"It was abundantly clear that petitioners' theories of causation were speculative and unpersuasive," the court concluded in one of a trio of cases ruled on Thursday.
The ruling, which was anxiously awaited by health authorities, was a blow to families who have filed more than 5,000 claims with the U.S. Court of Claims alleging that vaccines caused autism and other neurological problems in their children.
To win, they had to show that it was more likely than not that the autism symptoms were directly related to the measles-mumps-rubella shots they received.
But the court concluded that "the weight of scientific research and authority" was "simply more persuasive on nearly every point in contention."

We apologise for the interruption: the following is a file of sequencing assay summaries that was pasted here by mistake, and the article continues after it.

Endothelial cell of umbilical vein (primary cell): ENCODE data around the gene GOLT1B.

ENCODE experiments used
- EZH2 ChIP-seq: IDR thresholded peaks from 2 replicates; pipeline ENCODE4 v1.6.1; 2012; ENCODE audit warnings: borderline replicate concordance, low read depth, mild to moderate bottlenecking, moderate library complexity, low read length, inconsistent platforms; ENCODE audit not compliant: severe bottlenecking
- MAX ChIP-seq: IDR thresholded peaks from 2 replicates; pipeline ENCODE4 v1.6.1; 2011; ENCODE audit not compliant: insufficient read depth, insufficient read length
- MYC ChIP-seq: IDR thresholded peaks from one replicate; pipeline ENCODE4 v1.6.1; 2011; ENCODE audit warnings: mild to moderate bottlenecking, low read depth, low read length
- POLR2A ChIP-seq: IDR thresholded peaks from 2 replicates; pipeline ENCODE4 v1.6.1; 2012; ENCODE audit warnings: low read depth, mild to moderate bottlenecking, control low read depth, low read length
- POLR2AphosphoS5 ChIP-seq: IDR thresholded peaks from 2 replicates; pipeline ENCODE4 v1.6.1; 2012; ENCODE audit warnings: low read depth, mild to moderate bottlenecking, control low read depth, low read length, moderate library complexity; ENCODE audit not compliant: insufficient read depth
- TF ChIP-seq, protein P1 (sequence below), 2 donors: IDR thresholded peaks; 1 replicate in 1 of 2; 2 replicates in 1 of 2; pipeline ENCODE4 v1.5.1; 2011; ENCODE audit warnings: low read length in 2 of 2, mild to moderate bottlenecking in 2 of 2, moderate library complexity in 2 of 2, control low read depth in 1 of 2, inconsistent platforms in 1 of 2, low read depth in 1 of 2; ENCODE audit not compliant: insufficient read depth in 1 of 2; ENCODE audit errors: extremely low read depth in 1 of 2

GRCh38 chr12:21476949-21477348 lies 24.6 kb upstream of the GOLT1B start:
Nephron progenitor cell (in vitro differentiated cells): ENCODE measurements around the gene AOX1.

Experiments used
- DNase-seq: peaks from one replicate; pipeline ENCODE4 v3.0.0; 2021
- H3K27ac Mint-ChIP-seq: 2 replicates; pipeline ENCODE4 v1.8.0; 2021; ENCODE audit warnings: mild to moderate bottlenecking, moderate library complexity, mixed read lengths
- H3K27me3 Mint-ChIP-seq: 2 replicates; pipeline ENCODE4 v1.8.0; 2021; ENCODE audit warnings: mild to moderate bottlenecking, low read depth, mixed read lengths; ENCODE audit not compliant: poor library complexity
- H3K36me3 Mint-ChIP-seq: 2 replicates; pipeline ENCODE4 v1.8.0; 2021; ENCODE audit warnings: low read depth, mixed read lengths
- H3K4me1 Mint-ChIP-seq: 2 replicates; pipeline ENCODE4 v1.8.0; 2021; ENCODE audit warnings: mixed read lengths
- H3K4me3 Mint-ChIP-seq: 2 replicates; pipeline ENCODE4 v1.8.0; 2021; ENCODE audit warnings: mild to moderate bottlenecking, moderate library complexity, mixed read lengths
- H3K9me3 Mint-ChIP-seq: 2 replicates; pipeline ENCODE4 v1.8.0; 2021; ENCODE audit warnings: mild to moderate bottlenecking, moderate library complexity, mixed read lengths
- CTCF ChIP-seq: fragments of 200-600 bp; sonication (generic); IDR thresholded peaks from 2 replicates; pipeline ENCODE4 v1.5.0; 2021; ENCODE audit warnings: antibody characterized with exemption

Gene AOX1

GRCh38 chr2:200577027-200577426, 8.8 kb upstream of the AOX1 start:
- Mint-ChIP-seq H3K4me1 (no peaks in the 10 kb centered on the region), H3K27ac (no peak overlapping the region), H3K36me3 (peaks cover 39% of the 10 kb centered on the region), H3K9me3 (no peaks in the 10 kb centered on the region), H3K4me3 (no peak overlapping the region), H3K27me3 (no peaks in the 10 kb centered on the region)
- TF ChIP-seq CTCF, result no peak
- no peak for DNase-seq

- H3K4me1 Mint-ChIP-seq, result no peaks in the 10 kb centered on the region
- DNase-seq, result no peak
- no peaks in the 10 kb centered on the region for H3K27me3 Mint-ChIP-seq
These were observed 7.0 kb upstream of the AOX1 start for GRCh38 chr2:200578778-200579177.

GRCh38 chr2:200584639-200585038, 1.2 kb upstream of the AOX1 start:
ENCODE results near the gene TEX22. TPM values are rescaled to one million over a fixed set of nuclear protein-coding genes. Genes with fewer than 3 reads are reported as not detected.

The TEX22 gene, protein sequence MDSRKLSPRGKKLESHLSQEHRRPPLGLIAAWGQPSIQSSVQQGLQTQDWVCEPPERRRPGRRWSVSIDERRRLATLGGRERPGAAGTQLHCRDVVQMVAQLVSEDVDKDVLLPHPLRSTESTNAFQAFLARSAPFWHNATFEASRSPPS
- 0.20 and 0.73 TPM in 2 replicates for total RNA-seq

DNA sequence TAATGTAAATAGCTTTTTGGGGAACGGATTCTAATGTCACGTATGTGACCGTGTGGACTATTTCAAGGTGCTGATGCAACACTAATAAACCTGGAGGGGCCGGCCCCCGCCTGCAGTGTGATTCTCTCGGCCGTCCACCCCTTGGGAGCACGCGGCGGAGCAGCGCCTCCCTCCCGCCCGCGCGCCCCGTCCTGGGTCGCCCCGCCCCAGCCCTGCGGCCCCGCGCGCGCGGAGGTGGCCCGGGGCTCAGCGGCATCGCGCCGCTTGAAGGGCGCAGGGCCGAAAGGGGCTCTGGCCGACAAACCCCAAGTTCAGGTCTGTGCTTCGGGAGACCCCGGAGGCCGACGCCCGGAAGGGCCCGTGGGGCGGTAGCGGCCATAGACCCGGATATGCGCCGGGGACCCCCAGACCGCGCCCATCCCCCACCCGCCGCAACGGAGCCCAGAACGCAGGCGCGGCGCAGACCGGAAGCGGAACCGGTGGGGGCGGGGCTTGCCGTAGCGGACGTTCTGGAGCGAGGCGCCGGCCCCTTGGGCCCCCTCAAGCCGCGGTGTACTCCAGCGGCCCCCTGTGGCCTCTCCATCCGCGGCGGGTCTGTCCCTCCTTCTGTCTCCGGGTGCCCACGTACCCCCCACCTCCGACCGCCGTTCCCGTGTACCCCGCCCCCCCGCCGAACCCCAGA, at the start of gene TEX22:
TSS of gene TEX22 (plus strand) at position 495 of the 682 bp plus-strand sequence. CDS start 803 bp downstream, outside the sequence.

The court still has to rule on separate claims from other families who contend that rather than a single vaccine, the culprit could be a mercury-containing preservative called thimerosal that once was common in children's inoculations. But in Thursday's rulings, the court may have sent a signal on those cases, too:
"The petitioners have failed to demonstrate that thimerosal-containing vaccines can contribute to causing immune dysfunction," a judge wrote about one theory that the families proposed to explain how autism might be linked.
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